You can also buy assembled bare bones systems.  That will save you the hassle of installing a power supply, motherboard, CPU, and RAM, etc., and cabling that all up.  And avoid the cheap components and bloatware on off the shelf systems.  Sort of a hybrid of custom and DIY.  But you do get custom assembly and testing.
 
Might be another way to go for a first timer thinking about building a DIY system...
 
You can go with just the case and motherboard, or add as many components to the configurator as you wish for them to add to the build for you. 
 
Not giving a personal recommendation here (I build my own), but this is one example of a bare bones seller. 
https://www.avadirect.com.ustom-barebones-desktops
 
And you have many options for each component, including the case.  There are hundreds to choose from, and not all are shiny gamer cases as shown in the thumbnail....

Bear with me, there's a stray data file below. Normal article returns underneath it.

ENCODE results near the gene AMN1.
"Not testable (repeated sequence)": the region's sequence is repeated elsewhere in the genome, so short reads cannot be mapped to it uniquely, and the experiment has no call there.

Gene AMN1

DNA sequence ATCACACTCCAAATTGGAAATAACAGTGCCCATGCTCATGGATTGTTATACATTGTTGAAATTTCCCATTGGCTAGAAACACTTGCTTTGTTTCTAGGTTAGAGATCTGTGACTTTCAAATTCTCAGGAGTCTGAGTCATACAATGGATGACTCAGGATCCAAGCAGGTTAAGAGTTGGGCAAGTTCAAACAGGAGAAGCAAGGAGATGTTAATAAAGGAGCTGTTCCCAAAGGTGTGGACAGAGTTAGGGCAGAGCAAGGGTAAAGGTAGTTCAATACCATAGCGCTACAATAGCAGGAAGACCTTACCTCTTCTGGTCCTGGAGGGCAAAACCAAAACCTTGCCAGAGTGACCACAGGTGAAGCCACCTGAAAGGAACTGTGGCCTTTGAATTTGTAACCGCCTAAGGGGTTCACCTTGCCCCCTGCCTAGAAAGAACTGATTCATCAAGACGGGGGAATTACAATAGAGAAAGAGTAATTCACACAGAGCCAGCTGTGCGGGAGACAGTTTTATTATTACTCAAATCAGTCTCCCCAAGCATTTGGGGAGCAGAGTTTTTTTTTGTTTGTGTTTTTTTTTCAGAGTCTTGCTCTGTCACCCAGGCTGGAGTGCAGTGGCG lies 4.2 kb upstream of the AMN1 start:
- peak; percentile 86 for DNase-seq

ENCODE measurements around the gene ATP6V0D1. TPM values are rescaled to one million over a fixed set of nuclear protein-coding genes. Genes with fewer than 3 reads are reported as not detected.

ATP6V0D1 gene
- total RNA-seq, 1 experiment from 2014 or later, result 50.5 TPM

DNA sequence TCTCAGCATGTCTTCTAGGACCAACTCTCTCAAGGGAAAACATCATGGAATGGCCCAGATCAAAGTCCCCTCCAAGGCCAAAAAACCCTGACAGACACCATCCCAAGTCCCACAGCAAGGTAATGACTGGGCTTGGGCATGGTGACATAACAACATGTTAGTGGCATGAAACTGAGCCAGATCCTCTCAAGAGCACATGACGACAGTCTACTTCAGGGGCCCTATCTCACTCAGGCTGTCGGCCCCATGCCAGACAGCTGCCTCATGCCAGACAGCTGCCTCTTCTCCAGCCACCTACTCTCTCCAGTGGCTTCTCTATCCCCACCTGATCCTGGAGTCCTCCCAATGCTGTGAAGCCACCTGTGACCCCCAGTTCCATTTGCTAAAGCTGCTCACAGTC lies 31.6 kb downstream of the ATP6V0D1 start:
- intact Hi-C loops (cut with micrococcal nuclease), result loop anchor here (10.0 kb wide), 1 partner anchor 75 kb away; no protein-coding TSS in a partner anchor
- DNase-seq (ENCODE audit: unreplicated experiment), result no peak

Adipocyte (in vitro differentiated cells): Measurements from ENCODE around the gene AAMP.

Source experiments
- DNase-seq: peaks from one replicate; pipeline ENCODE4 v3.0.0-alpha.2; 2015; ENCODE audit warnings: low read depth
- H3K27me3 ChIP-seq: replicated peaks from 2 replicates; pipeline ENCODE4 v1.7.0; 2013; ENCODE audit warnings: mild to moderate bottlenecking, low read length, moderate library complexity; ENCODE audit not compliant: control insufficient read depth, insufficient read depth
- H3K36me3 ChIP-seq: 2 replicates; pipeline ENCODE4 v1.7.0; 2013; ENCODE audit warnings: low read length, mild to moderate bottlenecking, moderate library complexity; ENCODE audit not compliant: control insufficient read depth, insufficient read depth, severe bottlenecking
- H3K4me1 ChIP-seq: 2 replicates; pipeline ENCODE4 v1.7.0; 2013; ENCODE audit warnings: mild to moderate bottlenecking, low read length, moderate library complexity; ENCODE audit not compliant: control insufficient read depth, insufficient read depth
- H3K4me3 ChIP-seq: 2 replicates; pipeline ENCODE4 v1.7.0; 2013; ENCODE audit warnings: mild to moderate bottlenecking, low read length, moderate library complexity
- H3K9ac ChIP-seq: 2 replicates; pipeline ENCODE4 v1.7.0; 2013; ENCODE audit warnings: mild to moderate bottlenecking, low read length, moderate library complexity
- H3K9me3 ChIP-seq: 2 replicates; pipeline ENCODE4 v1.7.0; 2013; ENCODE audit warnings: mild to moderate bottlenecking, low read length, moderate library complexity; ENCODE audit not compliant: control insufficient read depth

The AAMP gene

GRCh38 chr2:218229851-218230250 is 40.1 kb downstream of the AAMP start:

What’s the easiest way to build your own custom gaming PC? A barebones PC kit from AVADirect is one of the fastest and most affordable ways to start building and upgrading your own custom PC. Preconfigured with just the case and motherboard, you can finish the build, adding and upgrading your components as you go, whether it’s online with our easy-to-use configurators or on your own, over time.
 
If you’re looking for more of a DIY project and love to build your own rigs, then an AVADirect barebones PC is the way to go. If this is your first build, your barebones PC is backed by our unsurpassed lifetime technical support, so you can contact one of our knowledgeable sales associates to help you choose the best components to complete your build.
 
AVADirect offers a variety of high-end components, in every price range, should you be ready to customize your barebones PC. We’re partners with some of the top computer component manufacturers in the industry, in order to offer you all of the available parts on the market.
 
Are you a gamer looking for performance?? Customize one of our barebones gaming PCs, adding top-of-the-line Intel, AMD and Nvidia components to complete your rig. We offer the newest releases, available day one, so you don’t have to wait.